In the data routing unit, however, the pointers in the target list 971 are allocable to the various output ports based upon the needs and requirements of the various output ports. In one example, output port 911 may be configured to support large packets. Consequently, the large number of output buffer memory manager 991 would be allocated to output port 911. In one example, the routing unit 961 would pull a first packet pointer associated with a flow and place the pointer into a buffer list associated with a Gigabit MAC output port. The routing unit 961 would not pull another packet from that particular flow until the second packet pointer is pulled. In this manner, the routing unit 961 can pull data in order from the buffer pointer table even if the data came from different data paths in the cryptographic accelerator.
It should be noted that although the packets on a particular data path will typically be in order because of processing performed using that routing tag at a cryptographic processing core block, the packets received from multiple data paths by the input controller will not necessarily be in order. That is, packets 3 and 5 in a sequence may be received from a cryptographic processing core block before packets 1, 2 and 4 are received from another cryptographic processing core block. The routing unit 961 pulls pointers to data in order from the buffer pointer table and places them in an output port list in the target list 971. The output controller 981 uses the pointers in the target list 971 to identify data in the output buffer 991 to forward to the output ports.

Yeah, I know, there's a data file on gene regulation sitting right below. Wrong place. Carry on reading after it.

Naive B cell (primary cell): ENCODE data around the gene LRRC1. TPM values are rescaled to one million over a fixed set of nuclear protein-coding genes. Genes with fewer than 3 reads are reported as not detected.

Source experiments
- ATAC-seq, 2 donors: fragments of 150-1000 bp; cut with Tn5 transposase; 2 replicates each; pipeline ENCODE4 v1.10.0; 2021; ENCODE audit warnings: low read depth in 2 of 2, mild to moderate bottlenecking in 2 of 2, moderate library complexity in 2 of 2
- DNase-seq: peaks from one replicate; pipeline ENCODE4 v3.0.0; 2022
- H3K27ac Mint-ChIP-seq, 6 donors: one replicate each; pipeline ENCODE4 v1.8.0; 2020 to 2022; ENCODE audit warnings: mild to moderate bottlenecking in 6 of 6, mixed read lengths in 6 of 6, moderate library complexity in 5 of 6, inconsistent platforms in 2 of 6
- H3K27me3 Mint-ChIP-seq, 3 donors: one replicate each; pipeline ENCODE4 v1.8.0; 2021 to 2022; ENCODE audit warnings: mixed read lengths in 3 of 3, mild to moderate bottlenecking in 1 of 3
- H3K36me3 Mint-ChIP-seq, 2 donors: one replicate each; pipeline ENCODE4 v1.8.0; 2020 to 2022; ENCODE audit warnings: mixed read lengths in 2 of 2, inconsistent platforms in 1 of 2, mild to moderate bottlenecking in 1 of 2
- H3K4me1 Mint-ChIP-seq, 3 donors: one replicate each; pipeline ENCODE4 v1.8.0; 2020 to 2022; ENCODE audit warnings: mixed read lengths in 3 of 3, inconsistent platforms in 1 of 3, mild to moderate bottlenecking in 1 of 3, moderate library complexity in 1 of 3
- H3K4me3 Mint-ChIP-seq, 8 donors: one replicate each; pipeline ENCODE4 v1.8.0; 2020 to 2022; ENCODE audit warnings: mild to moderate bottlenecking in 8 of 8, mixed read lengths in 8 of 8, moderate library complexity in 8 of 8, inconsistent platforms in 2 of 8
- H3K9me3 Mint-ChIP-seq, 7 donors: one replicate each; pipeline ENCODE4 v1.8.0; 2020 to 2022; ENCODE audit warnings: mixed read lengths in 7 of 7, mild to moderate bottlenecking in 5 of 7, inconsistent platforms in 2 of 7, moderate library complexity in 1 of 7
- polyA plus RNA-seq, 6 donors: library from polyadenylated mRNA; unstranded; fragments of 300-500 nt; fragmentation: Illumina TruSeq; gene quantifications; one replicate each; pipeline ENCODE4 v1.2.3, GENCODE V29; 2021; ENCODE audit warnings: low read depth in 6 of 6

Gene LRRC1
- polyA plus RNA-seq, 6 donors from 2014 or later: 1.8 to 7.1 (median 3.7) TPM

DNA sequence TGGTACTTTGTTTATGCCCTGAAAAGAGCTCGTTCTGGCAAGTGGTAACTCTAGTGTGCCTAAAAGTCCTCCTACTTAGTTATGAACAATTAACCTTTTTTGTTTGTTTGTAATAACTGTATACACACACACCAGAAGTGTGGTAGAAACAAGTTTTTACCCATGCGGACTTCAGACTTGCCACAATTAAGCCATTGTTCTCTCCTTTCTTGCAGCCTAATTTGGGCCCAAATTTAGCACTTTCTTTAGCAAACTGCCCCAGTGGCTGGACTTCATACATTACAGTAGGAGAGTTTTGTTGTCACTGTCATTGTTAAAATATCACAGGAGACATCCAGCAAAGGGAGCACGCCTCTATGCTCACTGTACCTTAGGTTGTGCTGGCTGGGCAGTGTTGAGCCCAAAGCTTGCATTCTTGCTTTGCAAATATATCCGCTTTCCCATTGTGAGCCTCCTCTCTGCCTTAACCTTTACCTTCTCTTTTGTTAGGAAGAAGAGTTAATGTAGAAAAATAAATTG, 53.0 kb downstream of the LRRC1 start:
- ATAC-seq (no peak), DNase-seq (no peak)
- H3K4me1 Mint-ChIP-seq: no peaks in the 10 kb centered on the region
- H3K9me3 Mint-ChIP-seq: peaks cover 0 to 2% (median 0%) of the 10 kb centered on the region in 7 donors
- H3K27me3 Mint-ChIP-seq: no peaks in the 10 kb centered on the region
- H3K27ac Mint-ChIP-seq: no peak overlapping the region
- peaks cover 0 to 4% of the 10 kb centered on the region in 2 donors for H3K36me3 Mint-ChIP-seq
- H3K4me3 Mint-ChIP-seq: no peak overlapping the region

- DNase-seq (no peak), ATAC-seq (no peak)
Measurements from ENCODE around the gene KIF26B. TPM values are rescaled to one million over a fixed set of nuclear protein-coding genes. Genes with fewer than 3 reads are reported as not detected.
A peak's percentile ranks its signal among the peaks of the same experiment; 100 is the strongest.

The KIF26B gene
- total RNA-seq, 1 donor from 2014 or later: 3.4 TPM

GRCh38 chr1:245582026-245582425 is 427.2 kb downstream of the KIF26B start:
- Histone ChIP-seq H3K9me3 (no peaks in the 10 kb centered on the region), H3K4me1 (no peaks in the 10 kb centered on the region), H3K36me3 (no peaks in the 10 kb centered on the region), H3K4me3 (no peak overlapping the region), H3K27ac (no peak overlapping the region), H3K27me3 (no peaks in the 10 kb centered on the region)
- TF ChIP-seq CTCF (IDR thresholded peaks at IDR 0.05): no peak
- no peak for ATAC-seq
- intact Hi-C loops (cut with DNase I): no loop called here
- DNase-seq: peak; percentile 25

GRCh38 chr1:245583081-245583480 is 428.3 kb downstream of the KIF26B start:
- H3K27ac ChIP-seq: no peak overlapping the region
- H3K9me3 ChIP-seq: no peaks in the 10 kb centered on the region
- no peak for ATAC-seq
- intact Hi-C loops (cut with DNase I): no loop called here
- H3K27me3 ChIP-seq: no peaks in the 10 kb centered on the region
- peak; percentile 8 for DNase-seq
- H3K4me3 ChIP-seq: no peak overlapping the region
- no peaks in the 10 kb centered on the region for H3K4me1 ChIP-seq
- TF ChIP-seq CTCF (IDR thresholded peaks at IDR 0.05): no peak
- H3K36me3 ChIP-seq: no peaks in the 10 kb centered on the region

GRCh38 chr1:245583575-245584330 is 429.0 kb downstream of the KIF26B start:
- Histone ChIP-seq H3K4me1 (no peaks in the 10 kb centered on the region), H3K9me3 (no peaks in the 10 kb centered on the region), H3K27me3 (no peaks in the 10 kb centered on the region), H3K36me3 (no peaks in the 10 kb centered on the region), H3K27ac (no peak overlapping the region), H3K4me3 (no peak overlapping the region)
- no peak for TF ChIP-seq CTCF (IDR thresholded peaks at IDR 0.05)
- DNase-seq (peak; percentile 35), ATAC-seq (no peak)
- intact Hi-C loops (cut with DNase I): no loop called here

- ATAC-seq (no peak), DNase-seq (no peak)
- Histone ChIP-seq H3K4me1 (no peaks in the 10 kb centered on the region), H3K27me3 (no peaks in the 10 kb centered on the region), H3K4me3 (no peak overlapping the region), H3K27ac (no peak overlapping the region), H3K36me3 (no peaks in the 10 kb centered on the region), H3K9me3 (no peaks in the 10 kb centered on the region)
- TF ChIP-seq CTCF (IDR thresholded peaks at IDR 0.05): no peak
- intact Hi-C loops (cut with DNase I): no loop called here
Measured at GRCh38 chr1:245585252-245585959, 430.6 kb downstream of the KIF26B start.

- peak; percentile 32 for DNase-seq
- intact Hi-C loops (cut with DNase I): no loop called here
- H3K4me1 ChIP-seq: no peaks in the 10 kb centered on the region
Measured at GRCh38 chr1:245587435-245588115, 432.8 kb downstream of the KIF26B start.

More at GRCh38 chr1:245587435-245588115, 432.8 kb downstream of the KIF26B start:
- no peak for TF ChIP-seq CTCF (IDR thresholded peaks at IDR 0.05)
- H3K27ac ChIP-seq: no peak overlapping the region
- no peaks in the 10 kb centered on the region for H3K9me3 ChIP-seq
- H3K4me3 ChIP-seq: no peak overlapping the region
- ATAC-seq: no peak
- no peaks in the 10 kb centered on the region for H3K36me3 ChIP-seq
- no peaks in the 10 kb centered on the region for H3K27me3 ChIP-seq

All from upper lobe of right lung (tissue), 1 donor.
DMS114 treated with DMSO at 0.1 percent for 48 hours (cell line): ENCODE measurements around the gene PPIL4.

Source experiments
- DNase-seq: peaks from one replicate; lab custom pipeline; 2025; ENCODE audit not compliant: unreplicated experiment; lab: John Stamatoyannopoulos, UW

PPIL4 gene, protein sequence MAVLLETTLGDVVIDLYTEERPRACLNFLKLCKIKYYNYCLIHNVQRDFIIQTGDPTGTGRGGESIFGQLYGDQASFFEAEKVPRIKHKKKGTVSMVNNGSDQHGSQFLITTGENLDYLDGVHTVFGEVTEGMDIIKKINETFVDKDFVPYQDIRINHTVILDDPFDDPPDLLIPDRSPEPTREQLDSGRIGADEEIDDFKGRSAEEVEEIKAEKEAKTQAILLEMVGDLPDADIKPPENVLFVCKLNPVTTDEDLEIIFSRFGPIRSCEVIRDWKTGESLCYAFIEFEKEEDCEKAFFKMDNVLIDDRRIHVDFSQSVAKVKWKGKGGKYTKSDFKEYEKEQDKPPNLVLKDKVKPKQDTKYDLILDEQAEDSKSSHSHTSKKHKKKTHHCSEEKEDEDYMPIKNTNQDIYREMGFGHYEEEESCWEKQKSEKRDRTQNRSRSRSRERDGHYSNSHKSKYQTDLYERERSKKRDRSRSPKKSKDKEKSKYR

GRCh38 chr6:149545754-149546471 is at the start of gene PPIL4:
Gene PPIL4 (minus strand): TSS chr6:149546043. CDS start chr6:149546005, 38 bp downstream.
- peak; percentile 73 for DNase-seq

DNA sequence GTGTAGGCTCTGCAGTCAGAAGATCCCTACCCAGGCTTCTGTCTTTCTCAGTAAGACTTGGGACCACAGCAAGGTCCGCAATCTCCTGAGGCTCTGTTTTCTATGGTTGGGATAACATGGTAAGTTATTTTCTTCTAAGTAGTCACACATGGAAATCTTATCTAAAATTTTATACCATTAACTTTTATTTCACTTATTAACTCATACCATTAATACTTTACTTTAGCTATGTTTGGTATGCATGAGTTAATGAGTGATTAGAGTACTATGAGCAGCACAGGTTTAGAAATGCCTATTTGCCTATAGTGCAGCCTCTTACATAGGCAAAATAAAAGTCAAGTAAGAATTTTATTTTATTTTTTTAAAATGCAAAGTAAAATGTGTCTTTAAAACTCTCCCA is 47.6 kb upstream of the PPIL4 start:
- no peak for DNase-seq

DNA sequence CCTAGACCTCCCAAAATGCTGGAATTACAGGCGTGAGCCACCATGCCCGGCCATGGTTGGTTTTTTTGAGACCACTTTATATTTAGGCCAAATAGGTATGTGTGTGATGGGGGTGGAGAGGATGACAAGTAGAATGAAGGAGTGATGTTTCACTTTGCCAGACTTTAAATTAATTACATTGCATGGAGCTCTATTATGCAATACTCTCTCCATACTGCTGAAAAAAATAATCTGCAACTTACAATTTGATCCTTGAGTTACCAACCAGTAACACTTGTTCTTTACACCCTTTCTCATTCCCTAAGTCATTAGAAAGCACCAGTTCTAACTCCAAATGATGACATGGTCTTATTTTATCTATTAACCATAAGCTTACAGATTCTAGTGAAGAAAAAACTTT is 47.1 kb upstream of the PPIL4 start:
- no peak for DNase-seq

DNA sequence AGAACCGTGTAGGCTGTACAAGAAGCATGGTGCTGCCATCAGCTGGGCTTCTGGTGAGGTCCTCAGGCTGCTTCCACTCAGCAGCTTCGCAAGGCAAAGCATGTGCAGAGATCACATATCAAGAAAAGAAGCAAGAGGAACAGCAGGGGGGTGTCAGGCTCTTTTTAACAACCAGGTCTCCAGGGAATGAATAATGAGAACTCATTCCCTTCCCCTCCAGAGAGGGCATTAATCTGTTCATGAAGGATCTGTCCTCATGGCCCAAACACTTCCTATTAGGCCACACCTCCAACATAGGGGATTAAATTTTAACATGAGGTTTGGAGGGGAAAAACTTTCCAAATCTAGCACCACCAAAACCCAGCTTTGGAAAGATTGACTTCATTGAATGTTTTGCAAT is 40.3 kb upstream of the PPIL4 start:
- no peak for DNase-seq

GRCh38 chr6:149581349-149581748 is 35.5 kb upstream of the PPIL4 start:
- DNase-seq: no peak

While the invention has been particularly shown and described with reference to specific embodiments thereof, it will be understood by those skilled in the art that changes in the form and details of the disclosed embodiments may be made without departing from the spirit or scope of the invention. It is therefore intended that the invention be interpreted to include all variations and equivalents that fall within the true spirit and scope of the present invention.
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|U.S. Classification||713/189, 713/193, 713/150|
|International Classification||G06F17/30, G06F17/00, H04L9/00|
|Cooperative Classification||H04L2209/12, H04L9/14, H04L63/0485|
|May 5, 2003||AS||Assignment|
Owner name: BROADCOM CORPORATION, CALIFORNIA